A week and a half ago, it looked like nearly a certainty that President Obama was going to win reelection in November. The polls in all the swing states and the national polls were showing him with leads that made it hard to imagine how Mitt Romney could build a winning electoral map. But after last week’s lethargic debate performance, the polls are clearly moving in Romney’s favor. But how bad is it, exactly? Andrew Sullivan is practically despondent over a new Pew poll that showed a massive swing toward the challenger, and he wonders aloud if Obama gave away the election last Wednesday.
The Pew poll is devastating, just devastating. Before the debate, Obama had a 51 – 43 lead; now, Romney has a 49 – 45 lead. That’s a simply unprecedented reversal for a candidate in October. Before Obama had leads on every policy issue and personal characteristic; now Romney leads in almost all of them. Obama’s performance gave Romney a 12 point swing! I repeat: a 12 point swing…
Seriously: has that kind of swing ever happened this late in a campaign? Has any candidate lost 18 points among women voters in one night ever? And we are told that when Obama left the stage that night, he was feeling good. That’s terrifying. On every single issue, Obama has instantly plummeted into near-oblivion. He still has some personal advantages over Romney – even though they are all much diminished. Obama still has an edge on Medicare, scores much higher on relating to ordinary people, is ahead on foreign policy, and on being moderate, consistent and honest (only 14 percent of swing voters believe Romney is honest). But on the core issues of the economy and the deficit, Romney is now kicking the president’s ass…
Look: I’m trying to rally some morale, but I’ve never seen a candidate this late in the game, so far ahead, just throw in the towel in the way Obama did last week – throw away almost every single advantage he had with voters and manage to enable his opponent to seem as if he cares about the middle class as much as Obama does. How do you erase that imprinted first image from public consciousness: a president incapable of making a single argument or even a halfway decent closing statement? And after Romney’s convincing Etch-A-Sketch, convincing because Obama was incapable of exposing it, Romney is now the centrist candidate, even as he is running to head up the most radical party in the modern era.
Nate Silver, on the other hand, probably thinks Sully should step back off the ledge:
Polling data is often very noisy, and not all polls use equally rigorous methodology. But the polls, as a whole, remain consistent with the idea that they may end up settling where they were before the conventions, with Mr. Obama ahead by about two points. Such an outcome would be in line with what history and the fundamentals of the economy would lead you to expect…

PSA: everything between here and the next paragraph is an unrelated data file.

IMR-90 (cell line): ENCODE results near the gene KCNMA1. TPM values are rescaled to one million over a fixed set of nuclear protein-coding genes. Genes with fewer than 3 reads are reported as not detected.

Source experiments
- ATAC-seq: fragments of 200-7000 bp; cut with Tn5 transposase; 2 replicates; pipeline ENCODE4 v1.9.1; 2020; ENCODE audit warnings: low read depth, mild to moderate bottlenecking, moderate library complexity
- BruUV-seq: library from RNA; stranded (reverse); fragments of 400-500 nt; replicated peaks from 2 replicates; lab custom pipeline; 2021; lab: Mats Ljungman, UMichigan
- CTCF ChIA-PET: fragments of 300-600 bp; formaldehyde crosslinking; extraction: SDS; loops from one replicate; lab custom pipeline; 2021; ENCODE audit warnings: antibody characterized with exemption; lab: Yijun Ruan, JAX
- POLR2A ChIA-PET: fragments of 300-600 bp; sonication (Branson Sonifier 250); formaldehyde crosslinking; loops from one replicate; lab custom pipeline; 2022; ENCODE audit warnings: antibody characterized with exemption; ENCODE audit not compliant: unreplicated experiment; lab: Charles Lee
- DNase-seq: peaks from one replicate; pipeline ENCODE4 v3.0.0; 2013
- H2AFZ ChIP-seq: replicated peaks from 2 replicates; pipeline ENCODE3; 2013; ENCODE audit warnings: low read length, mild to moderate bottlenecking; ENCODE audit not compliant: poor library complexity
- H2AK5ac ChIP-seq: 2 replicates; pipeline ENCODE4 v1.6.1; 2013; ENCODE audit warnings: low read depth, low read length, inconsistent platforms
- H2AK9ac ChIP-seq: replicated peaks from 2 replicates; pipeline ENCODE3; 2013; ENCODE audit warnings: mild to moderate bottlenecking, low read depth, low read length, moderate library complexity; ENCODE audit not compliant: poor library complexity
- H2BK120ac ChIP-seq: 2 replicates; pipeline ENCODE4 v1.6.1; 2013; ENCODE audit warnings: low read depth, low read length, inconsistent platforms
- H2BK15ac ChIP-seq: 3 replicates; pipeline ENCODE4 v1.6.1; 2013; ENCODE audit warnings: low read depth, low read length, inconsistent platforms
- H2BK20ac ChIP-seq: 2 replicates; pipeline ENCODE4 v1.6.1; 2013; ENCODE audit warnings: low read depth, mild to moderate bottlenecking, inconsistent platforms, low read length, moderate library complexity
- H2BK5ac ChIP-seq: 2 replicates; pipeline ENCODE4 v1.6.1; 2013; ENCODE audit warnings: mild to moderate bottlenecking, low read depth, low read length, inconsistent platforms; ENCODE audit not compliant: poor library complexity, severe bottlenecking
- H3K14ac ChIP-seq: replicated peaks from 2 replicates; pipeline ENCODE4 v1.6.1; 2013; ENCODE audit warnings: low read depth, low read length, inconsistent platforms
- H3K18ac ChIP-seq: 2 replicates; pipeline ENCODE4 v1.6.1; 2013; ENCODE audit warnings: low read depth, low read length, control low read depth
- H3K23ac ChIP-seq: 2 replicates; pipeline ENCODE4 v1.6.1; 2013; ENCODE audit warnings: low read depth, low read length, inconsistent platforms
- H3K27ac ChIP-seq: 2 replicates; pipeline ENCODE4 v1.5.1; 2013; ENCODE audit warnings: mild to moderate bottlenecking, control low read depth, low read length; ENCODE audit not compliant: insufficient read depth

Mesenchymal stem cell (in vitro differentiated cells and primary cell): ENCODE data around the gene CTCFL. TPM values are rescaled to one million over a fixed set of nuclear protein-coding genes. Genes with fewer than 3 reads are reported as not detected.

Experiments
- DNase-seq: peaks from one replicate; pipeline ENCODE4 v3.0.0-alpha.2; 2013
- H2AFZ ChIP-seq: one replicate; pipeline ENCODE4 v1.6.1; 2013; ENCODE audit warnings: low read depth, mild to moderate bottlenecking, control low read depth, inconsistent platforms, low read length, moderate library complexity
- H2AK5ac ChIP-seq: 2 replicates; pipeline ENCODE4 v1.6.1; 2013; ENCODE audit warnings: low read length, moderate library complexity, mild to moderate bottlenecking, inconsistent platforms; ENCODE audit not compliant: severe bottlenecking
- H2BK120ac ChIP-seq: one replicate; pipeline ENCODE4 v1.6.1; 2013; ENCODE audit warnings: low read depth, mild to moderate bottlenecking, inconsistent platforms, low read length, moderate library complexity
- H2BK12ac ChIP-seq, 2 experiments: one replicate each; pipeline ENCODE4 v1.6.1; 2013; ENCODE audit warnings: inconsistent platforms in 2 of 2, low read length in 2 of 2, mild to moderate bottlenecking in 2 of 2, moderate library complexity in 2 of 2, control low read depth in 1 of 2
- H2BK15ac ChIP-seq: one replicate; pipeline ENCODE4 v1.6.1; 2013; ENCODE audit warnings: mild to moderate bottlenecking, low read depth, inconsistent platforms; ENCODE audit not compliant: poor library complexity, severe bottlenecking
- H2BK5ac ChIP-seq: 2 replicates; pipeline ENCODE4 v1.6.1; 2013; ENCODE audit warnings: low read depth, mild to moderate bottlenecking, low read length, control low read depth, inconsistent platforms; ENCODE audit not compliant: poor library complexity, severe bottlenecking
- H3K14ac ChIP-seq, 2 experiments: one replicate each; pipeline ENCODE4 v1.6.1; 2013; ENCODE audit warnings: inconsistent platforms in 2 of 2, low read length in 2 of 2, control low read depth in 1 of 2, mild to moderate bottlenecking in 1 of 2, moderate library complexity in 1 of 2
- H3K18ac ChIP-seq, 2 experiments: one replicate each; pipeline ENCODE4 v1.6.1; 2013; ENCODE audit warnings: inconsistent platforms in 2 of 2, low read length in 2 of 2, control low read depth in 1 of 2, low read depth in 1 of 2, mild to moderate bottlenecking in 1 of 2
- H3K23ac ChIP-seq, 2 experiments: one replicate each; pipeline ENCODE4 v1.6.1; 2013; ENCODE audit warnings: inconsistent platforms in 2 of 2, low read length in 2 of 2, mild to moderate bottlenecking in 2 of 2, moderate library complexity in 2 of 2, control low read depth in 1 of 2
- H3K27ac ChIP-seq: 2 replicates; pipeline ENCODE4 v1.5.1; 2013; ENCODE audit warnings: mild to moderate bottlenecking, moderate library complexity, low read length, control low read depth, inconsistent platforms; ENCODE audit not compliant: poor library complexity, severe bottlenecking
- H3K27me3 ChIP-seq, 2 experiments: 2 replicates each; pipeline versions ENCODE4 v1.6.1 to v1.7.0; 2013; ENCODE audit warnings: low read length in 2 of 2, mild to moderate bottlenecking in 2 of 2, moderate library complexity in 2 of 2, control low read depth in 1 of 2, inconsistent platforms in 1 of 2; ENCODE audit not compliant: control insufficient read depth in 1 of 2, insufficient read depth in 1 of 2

In Denver, however, Mr. Romney presented himself as an acceptable and competent alternative. Challengers also generally profit from the first debate: in 8 of the 10 election cycles since 1976, the polls moved against the incumbent, and a net gain of two or three percentage points for the challenger is a reasonably typical figure.
At the same time, incumbent presidents just aren’t that easy to defeat. Mr. Obama’s approval ratings are now hovering around 50 percent and don’t seem to have been negatively affected by his performance in Denver. Although Mr. Obama’s approval ratings may be slightly lower among those most likely to vote — meaning that Mr. Romney could win with a strong turnout — historically that number has been just good enough to re-elect an incumbent. (Mr. Bush’s approval ratings were in the same range late in 2004.)
In some ways, then, the election might not be quite so unpredictable as it appears. There was reason to believe that Mr. Obama’s numbers would fade some after his convention — and the first debate has quite often been a time when the challenger drew the race closer.
I don’t know which one of them is right, but I would tend to give Silver more credibility. Sullivan, as insightful as he often is, is also prone to emotional swings that overcome his objectivity and this looks a lot like one of those. But I do think that this is a very different race than it was two weeks ago, and it’s clear that Obama needs a strong performance in the last two debates (and Biden does too) to restore some polling stability.